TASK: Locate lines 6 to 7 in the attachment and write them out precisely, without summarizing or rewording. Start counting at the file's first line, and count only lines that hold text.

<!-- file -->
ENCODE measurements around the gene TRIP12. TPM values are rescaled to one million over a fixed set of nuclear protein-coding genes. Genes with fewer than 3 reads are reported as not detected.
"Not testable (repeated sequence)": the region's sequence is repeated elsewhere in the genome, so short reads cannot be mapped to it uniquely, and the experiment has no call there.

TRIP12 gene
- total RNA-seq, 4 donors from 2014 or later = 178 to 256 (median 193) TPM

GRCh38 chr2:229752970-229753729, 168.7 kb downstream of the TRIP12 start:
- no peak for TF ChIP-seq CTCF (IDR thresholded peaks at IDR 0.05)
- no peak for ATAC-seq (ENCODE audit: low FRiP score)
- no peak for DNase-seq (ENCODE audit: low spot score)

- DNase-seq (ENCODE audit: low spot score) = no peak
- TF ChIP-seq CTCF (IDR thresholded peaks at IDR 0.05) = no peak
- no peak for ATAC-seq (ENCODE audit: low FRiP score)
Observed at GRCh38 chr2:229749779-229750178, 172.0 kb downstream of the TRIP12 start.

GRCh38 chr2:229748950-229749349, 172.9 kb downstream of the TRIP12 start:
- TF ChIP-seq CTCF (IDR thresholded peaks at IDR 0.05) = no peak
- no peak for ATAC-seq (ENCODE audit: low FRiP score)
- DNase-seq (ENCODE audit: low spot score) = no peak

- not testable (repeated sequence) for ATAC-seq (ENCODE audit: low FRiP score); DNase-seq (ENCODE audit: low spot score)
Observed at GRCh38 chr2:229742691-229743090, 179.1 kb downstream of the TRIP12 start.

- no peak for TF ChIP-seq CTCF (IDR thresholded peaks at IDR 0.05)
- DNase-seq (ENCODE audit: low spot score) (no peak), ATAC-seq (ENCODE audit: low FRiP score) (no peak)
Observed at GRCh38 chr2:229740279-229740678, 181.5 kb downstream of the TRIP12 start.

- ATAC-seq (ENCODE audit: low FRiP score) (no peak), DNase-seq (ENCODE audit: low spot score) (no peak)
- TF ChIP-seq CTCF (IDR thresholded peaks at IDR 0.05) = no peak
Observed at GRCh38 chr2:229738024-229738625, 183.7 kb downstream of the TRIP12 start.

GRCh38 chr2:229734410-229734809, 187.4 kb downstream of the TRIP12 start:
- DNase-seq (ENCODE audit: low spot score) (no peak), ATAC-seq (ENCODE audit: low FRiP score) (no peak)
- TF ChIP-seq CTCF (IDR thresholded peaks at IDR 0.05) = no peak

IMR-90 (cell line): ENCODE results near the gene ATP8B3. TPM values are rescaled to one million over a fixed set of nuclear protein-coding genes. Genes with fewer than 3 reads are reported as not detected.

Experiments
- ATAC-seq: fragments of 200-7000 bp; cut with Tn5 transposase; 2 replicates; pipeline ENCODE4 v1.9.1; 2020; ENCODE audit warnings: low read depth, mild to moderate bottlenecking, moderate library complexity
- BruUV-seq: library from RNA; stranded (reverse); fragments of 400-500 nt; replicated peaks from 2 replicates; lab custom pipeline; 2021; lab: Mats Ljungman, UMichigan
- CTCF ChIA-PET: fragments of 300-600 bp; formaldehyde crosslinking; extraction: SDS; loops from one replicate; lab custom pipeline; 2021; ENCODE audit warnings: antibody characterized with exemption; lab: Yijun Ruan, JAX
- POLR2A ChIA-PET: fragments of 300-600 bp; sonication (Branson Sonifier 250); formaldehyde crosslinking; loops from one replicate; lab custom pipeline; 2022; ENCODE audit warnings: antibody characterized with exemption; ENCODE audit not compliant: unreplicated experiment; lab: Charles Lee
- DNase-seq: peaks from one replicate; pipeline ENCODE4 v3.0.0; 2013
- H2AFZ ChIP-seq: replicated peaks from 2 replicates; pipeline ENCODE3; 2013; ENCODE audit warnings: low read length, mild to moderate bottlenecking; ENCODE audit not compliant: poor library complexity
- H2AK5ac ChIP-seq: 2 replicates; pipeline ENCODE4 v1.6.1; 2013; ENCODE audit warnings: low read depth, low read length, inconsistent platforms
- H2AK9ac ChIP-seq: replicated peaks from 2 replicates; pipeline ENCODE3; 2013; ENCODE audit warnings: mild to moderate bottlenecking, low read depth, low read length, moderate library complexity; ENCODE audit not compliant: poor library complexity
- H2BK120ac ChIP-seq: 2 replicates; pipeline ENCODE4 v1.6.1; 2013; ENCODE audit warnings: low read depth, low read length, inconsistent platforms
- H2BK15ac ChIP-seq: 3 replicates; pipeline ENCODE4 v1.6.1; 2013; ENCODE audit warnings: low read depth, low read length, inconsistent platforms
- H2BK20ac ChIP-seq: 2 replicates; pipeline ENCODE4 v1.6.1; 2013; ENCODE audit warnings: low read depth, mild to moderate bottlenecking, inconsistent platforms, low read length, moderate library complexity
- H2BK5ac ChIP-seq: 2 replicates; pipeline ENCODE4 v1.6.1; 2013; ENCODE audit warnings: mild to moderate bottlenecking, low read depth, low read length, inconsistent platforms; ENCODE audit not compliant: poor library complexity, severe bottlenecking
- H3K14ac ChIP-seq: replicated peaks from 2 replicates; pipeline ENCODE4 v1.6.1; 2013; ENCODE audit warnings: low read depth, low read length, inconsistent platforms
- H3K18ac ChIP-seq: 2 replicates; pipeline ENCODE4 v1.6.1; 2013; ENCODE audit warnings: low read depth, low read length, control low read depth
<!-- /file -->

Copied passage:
- no peak for TF ChIP-seq CTCF (IDR thresholded peaks at IDR 0.05)
- no peak for ATAC-seq (ENCODE audit: low FRiP score)